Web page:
On regional TV channels in India, there is a language game that resembles the game of “Just a Minute” of our college days. Contestants are required to hold a conversation with the anchor for 3 minutes in the local language without using a single English word. I have watched this programme, and have found that nine out of 10 contestants get tripped up. English is here seen as an unwelcome guest who peeps in on our private moments of mother-tongue companionship.
Today English language teaching has become a national concern in many countries. It is also big business, and has its own brand names. China has a corporate enterprise that represents the largest English school system in the country, New Oriental, which is traded on in the New York Stock Exchange. The British Council and The Straits Times of Singapore have been supporting efforts in developing countries to strengthen English language skills for business or profession.
In India, the business process outsourcing, or BPO, wave that swept across the country created a demand for call centre staff with English language skills. In China, the incentive to learn English has come from Beijing 2008. When the Olympic body met in Moscow in 2001 and selected Beijing as the venue of the 2008 Olympics, China was on fire. There was an outbreak of “English fever”.
In Mao’s time, Russian was the preferred foreign language; but Deng Xiaoping decided that China was destined to be a major player on the international scene, and English should, therefore, be restored to prominence.
On centre stage today in China is Li Yang, founder of Li Yang Crazy English Studio. It would not be a cliché to say Li is a phenomenon. He has taught over 20 million people in China.
Media persons from over 30 countries have interviewed him, and an article in The New Yorker (28 April) spurred worldwide interest in his work.
Here is a typical class session. Nearly 3,000 learners are gathered in a sports arena. Another 2,000 are waiting outside. The teacher steps forward and facing the class, says, “English”. The chorus of thousands of voices shouts back, “English”. The teacher and the learners repeat this several times. Although some of the learners seem shy in the beginning, as the class progresses they become more and more confident, ready to yell at the top of their voices. The learners hold their hands up pointing to the sky, and wave them as they shout. They seem to be under the spell of a magician. “I want to learn English,” they shout after the teacher. “Perfect,” they shout, and then, “I want to learn perfect English.” The scene reminds us of rock concerts, and an interviewer said that Li was China’s Elvis of English. People have been known to burst into tears of excitement, or even to faint when attending the classes.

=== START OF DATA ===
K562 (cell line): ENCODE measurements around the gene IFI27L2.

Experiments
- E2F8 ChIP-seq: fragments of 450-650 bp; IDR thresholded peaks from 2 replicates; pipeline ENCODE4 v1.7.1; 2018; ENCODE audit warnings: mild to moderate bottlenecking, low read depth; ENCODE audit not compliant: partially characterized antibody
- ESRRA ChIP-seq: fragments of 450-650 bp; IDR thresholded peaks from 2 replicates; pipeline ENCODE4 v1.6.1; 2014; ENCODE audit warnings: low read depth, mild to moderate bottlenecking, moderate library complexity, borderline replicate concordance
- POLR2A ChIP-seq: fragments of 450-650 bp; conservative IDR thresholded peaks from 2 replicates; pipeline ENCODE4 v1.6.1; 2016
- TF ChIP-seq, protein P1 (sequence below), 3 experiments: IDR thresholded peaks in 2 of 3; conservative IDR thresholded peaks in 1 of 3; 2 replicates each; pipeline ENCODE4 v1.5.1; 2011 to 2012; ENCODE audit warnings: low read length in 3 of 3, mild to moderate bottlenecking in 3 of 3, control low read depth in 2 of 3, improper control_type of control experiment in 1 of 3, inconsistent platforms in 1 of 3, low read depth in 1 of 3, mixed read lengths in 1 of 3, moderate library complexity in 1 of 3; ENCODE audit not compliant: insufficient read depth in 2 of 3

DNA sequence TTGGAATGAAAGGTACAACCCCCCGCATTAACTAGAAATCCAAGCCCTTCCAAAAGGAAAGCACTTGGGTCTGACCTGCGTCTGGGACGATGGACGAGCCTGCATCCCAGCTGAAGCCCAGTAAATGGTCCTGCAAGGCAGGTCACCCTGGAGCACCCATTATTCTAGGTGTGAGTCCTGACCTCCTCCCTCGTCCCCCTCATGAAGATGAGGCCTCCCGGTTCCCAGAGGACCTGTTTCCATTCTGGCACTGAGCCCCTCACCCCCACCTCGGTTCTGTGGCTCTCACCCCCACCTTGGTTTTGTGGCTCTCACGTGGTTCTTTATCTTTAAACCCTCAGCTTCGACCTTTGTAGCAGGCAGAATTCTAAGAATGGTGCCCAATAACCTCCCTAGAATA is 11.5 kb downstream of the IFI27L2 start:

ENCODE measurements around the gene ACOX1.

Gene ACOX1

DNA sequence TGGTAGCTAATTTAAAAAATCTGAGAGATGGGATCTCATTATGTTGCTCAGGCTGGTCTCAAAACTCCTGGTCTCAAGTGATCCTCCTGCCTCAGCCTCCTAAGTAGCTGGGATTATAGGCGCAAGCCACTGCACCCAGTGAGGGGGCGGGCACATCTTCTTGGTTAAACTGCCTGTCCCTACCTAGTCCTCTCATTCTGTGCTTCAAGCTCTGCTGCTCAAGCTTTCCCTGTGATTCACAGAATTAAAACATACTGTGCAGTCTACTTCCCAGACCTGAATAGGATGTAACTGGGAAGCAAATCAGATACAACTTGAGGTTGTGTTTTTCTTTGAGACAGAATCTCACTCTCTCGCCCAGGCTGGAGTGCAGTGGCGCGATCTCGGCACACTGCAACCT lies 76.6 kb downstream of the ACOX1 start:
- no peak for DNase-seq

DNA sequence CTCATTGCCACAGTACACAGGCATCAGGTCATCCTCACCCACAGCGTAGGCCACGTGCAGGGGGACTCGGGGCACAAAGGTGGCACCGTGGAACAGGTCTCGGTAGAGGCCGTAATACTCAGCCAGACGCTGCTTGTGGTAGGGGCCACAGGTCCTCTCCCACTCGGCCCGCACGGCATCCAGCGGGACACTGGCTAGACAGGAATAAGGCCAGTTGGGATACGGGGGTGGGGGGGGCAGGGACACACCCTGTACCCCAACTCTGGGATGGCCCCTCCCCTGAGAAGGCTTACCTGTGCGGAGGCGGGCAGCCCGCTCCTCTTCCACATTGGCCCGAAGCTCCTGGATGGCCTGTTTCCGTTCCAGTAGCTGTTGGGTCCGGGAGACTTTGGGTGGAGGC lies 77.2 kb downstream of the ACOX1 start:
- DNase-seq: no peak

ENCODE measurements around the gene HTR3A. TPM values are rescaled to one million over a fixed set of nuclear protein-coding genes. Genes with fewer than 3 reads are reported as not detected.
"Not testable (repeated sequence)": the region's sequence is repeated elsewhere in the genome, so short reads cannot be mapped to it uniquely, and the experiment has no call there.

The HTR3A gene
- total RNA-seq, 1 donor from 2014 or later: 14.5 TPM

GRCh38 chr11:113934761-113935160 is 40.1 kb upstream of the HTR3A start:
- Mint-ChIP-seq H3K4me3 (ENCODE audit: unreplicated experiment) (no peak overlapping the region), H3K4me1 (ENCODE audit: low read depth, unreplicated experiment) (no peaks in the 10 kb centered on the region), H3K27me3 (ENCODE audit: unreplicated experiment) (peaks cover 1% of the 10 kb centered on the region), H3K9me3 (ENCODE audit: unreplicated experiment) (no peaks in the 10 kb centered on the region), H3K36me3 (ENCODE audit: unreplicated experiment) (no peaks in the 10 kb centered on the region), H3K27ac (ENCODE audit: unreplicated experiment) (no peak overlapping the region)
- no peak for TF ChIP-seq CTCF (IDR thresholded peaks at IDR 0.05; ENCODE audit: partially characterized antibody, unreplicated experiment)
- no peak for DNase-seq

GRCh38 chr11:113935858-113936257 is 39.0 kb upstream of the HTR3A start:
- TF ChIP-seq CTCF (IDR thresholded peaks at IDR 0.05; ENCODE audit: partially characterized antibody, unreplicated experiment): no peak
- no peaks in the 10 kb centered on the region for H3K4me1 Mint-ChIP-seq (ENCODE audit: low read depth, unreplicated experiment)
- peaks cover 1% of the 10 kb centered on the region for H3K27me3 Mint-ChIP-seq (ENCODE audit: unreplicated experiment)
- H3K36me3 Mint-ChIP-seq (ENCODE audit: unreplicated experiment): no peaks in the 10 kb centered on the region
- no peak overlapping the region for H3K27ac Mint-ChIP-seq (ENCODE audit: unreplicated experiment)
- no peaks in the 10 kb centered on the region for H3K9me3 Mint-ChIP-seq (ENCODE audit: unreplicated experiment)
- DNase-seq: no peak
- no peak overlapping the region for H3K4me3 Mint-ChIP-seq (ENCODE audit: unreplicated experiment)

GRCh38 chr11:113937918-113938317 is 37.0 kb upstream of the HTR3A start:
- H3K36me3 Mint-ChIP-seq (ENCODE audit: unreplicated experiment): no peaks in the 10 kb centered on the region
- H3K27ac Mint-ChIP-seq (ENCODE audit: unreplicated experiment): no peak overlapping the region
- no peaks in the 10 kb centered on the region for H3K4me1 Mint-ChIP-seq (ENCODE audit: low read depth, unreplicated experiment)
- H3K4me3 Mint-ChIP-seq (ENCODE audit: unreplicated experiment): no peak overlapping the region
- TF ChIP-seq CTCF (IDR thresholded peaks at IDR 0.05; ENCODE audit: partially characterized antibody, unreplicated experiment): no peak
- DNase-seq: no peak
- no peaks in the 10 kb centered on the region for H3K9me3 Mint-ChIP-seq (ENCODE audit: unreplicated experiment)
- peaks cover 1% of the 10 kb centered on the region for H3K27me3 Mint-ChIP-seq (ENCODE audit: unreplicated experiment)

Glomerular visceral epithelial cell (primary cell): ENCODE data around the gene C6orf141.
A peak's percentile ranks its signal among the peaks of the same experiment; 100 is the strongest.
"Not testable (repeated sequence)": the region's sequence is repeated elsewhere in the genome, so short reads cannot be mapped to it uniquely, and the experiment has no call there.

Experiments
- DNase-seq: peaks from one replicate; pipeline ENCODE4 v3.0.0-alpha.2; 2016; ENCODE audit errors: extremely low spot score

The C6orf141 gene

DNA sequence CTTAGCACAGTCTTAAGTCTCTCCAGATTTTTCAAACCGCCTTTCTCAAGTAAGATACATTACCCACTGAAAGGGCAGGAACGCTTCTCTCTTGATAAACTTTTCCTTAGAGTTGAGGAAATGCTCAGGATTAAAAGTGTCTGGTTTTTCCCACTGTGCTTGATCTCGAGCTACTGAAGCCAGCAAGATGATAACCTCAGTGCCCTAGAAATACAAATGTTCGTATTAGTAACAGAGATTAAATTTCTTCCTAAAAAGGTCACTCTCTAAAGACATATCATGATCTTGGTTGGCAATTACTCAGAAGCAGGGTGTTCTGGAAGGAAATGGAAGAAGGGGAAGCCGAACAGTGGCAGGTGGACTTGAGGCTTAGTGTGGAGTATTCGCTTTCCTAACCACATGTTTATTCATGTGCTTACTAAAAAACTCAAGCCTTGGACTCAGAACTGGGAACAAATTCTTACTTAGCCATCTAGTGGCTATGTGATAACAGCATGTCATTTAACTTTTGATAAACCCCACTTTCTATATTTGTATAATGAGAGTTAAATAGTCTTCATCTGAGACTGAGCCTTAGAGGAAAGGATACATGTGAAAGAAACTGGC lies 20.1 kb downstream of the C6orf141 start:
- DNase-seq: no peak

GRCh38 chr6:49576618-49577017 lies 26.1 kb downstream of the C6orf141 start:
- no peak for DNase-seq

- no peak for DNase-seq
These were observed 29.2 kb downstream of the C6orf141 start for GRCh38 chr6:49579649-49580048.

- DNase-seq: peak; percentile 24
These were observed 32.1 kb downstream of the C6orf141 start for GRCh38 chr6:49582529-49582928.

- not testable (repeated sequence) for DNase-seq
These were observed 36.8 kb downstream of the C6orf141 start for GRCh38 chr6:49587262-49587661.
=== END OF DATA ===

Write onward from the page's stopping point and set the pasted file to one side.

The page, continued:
Traditionalists have criticized Li, saying that such frenzy and populism go against the grain of the Cultural Revolution. Undeterred, Li has conducted classes for soldiers on the Great Wall of China, and for other groups in the precincts of the Forbidden City in Beijing. He set a record in Chengdu, teaching 100,000 students in three sessions in one day! Li evolved his new method of learning after he had failed an English examination in the university. Reading aloud is a practice common among schoolchildren in India and China, and Li decided to try that as his learning strategy. After other children had retired and the lights had been switched off, Li would read aloud outside his room.
He was rewarded for his efforts, when he was placed second in the annual English test.
Most teachers know that learners are often tongue-tied because of a fear of making mistakes and facing embarrassment. It is this inhibition that Li’s method breaks on the very first day. “Don’t be afraid to lose face,” he tells them.
Li Yang is not an Anglophile; according to him, capitalist countries are opportunistic and do not want countries like China to become powerful. His slogan is “Conquer English and make China great.” English is a tool that gives personal strength, and leads to national greatness. His students constantly repeat, “I do not want to let down my country.”
But his critics soon found an opportunity to brand him a cultist and a demagogue. Photographs from a school lecture had been posted on the Net, and in one picture hundreds of students were shown kneeling, in a posture known as kowtowing. This act is generally a sign of humiliation and a show of expiation and repentance by criminals and political offenders. But Li said this gesture was one of obeisance to the masters who had taught them, not of surrender to a demagogue.
Can Li’s method replaces all the older methods and theories of teaching built up over the centuries? Is this the final answer? Perhaps not. We can adapt the words addressed to King Louis XVI after the fall of the Bastille, and say, “It is a revolt, not a revolution.”
V.R. Narayanaswami, a former professor of English, has written several books and articles on the usage of the language. He will look at the peculiarities of business and popular English usage in his fortnightly column.Comments can be sent to firstname.lastname@example.org